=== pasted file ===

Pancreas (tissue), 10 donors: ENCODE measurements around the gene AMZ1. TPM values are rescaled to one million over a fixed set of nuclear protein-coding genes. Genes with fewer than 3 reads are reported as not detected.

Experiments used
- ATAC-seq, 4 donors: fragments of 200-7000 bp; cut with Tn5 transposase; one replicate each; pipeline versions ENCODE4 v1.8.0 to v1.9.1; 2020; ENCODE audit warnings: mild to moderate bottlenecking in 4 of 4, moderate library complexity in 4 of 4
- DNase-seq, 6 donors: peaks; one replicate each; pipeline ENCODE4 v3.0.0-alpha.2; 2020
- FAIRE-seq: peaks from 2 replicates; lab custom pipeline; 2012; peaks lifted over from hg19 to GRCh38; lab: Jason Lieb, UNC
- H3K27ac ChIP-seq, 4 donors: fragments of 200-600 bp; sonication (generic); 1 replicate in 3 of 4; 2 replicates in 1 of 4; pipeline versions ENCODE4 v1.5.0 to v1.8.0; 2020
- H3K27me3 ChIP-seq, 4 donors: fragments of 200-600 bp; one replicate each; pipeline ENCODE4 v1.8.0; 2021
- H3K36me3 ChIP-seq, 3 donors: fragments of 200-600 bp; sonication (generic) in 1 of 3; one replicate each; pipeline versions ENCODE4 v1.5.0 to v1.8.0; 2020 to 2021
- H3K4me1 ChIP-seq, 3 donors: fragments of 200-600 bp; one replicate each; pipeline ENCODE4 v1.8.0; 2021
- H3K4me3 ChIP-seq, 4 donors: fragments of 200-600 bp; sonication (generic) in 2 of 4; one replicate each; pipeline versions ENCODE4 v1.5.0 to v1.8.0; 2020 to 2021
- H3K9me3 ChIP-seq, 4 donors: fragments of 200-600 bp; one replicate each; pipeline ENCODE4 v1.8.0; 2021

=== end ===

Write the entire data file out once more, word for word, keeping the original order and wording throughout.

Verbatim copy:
Pancreas (tissue), 10 donors: ENCODE measurements around the gene AMZ1. TPM values are rescaled to one million over a fixed set of nuclear protein-coding genes. Genes with fewer than 3 reads are reported as not detected.

Experiments used
- ATAC-seq, 4 donors: fragments of 200-7000 bp; cut with Tn5 transposase; one replicate each; pipeline versions ENCODE4 v1.8.0 to v1.9.1; 2020; ENCODE audit warnings: mild to moderate bottlenecking in 4 of 4, moderate library complexity in 4 of 4
- DNase-seq, 6 donors: peaks; one replicate each; pipeline ENCODE4 v3.0.0-alpha.2; 2020
- FAIRE-seq: peaks from 2 replicates; lab custom pipeline; 2012; peaks lifted over from hg19 to GRCh38; lab: Jason Lieb, UNC
- H3K27ac ChIP-seq, 4 donors: fragments of 200-600 bp; sonication (generic); 1 replicate in 3 of 4; 2 replicates in 1 of 4; pipeline versions ENCODE4 v1.5.0 to v1.8.0; 2020
- H3K27me3 ChIP-seq, 4 donors: fragments of 200-600 bp; one replicate each; pipeline ENCODE4 v1.8.0; 2021
- H3K36me3 ChIP-seq, 3 donors: fragments of 200-600 bp; sonication (generic) in 1 of 3; one replicate each; pipeline versions ENCODE4 v1.5.0 to v1.8.0; 2020 to 2021
- H3K4me1 ChIP-seq, 3 donors: fragments of 200-600 bp; one replicate each; pipeline ENCODE4 v1.8.0; 2021
- H3K4me3 ChIP-seq, 4 donors: fragments of 200-600 bp; sonication (generic) in 2 of 4; one replicate each; pipeline versions ENCODE4 v1.5.0 to v1.8.0; 2020 to 2021
- H3K9me3 ChIP-seq, 4 donors: fragments of 200-600 bp; one replicate each; pipeline ENCODE4 v1.8.0; 2021